Greatra Mayana

Career & Employment Opportunities

Education reform activist on the decision that changed his life | Roadtrip Nation: Beating the Odds


I think it’s really special starting off
the trip in New York for me, and the fact that the people we’re interviewing are
just a few miles away from me. A train ride away from me.
It’s crazy to know that. I remember growing up in a place that was violent
and dangerous, and I knew that at a very early age.
I’m 65. I was just telling a group of folks there– all of my friends are dead. None
of them survived. Uh, you know, you are relatively young at 65 in lots of places,
but not in these places, right? They’re not. Some things about these places… we
all learn to smoke. We all learn to drink. We all smoking weed before we were 14, 15 years old. Everybody thought drinking was getting
drunk. You had to fight, that was just… you had to know how to
fight, that was just part of growing up. You learned all of these behaviors as
kids and all of that stuff kills you. How how did you cope living in this
environment? What did you learn? How did you adapt, and how did you get out of it? The way I started accepting that I had to change myself was: there was new gangs had come out. A bunch of kids. They were like 14, 15. I’m 19. I’ve grown up in the
toughest part of the Bronx. I know how to fight. I think I’m a tough guy, but
they’re like these 25 kids, they’re kids! And they’re controlling everything.
My mom says, “oh look, when you go to the store, don’t go up 103rd street, because
that’s where those gang kids hang out.” So the first time I went home I was going
around a corner… I said to myself, “It’s crazy. I can’t live like this.”
So I legally bought me a gun. Solved that problem. Now I come back home, have my gun, put in my pocket. But that gun began to talk to me. It started saying, “Yeah, you’re
in America. Why you have to walk up another side of the street? Why don’t you walk up the side of the street you want to? Store’s on that side. Walk up!” So now I’m walking past the
kids. Well in in the Bronx you know you don’t look people in the eye. I’m walking
past the kids but I’m not looking at them. That gun was like you look at anybody
you want. So now I’m looking at those kids, so the
kids see me. I’m looking at them. “He’s looking at me? Who does he think he is bopping through our neighborhood?” I realized that I was gonna end up
shooting those kids, because they were gonna attack me and I was gonna shoot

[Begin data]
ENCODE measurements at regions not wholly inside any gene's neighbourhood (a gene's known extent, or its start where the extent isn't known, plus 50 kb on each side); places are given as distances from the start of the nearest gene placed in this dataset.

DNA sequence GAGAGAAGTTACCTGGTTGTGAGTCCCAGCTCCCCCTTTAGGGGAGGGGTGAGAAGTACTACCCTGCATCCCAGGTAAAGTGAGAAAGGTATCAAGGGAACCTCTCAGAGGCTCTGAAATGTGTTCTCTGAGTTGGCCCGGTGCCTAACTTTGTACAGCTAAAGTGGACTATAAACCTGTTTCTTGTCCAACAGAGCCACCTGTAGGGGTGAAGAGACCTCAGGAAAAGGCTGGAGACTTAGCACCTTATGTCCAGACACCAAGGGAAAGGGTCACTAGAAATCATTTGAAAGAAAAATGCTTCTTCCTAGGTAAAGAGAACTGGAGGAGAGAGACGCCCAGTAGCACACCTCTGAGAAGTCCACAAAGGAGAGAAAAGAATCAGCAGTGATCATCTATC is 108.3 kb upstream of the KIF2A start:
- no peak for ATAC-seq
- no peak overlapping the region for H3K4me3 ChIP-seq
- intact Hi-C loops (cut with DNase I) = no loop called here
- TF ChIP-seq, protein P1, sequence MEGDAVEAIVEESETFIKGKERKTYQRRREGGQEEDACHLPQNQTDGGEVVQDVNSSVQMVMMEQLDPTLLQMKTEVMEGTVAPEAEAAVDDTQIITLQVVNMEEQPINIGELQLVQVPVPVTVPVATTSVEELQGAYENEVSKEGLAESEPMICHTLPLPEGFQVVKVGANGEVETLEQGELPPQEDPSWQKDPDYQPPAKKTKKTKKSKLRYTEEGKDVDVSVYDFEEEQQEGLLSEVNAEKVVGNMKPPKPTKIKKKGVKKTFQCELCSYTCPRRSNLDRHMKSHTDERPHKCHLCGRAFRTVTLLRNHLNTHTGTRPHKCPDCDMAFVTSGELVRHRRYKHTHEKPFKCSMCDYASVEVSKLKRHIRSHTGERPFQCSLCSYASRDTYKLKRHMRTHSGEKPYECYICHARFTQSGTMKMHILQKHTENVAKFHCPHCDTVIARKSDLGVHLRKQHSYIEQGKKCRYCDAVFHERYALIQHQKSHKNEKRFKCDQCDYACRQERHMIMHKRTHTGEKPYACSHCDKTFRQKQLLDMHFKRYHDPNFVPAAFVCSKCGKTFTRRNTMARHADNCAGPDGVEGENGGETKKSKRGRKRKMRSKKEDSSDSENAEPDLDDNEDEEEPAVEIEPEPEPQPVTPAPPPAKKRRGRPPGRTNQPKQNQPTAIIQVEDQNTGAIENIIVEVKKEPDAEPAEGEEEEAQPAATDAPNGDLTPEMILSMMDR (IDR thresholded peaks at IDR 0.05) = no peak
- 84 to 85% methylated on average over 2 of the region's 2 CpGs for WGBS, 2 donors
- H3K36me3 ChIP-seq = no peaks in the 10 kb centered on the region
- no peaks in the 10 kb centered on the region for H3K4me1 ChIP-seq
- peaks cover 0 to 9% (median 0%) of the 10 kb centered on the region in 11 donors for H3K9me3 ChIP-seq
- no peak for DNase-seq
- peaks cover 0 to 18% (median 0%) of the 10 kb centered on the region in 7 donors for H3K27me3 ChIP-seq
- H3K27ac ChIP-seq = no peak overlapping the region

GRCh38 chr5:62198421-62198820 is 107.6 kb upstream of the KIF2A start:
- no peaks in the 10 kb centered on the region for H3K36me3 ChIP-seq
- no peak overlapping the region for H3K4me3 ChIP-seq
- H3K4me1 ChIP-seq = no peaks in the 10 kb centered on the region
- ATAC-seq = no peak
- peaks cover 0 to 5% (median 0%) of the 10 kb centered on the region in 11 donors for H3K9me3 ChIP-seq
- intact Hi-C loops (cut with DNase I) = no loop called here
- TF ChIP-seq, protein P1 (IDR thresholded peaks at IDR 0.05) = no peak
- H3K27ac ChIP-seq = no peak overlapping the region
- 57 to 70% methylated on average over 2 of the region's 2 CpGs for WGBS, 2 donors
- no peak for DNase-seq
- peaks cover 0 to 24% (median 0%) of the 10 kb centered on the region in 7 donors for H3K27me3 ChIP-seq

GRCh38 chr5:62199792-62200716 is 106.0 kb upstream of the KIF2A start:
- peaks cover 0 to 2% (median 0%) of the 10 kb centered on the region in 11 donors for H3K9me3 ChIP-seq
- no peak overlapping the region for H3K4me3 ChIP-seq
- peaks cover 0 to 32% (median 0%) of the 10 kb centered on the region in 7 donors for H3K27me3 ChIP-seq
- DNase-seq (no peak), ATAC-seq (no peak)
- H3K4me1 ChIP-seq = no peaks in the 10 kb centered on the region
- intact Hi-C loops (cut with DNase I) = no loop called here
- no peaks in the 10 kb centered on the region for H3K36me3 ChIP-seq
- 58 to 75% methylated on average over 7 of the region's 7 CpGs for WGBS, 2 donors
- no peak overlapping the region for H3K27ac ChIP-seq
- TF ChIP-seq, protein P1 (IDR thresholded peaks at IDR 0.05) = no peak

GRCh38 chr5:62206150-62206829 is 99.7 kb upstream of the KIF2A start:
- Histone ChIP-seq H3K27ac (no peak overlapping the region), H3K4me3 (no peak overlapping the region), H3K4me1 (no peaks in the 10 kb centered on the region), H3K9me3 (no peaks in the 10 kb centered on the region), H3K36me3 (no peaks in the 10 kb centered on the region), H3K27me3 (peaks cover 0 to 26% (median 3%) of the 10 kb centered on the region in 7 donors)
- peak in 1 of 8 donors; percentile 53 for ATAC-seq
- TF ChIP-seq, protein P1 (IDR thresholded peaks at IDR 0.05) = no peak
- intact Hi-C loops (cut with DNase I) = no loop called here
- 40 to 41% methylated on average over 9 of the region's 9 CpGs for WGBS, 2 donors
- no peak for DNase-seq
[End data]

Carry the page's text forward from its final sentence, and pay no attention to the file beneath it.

them, and I didn’t really want to kill anybody. And, I took that gun to the dump
and threw it away. And I realized I had to deal with this thing another way. You’ve talked about getting out and I relate to that so much, because I grew up
in Appalachia and, um, our community really deals with a lot of prescription
pills and a lot of opioids, and both of my parents were were addicts all through…all throughout my life. But I have this desire and this… this
need to go back and, and to change… because that’s where I come from, that’s…
that’s… that’s my home. And I see that you… you’ve done… that you’ve went back and
you took all that passion and, and, everything that you went through growing
up. What made you decide that yeah I may not fit in but I’m still gonna go back
and I’m still gonna work at it? I really wanted to go back like you do. I really
wanted to go back to my community and make a difference. I wanted to prove that
there were answers and you could go in and save those folks that people had
just, they had written off. They said all these terrible things about them. That they can’t go… they had names for them and all that stuff.
I wanted to eliminate all of that stuff. And by the way, people know about it now,
but I told you I’ve been here 34 years. The first ten years I was here, no one
knew anything about anything. I was working hard just trying to figure out a
way to save my kids in my community. I took all of that stuff that happened and
tried to use it for something good. And when I say I wouldn’t be who I am and
where I am had that stuff not happened to me, I really mean that.
Your life may not make sense to you right now. What you’re going through. What the experiences you’ve had, but I’ve learned… I believe this deeply. If you’re
a righteous person, you do the right thing, if you’re really using your gifts
for good and not for evil, I believe that these experiences you’re having… that
they’ll become clear why that’s important in making you who you want to
be. But at some point in your life you’ll be like, “Oh, that’s why.” As long as you’re
open for the experience. Thank you guys so
much for watching. I hope you enjoyed that. Make sure to subscribe for more
videos like this, and click the link to keep watching because next up the team
goes to Washington DC where they got to meet the one and only Michelle Obama, and she had some awesome advice for getting to and through college. So be sure to
check that out. Thank you.

Leave a Reply

Your email address will not be published. Required fields are marked *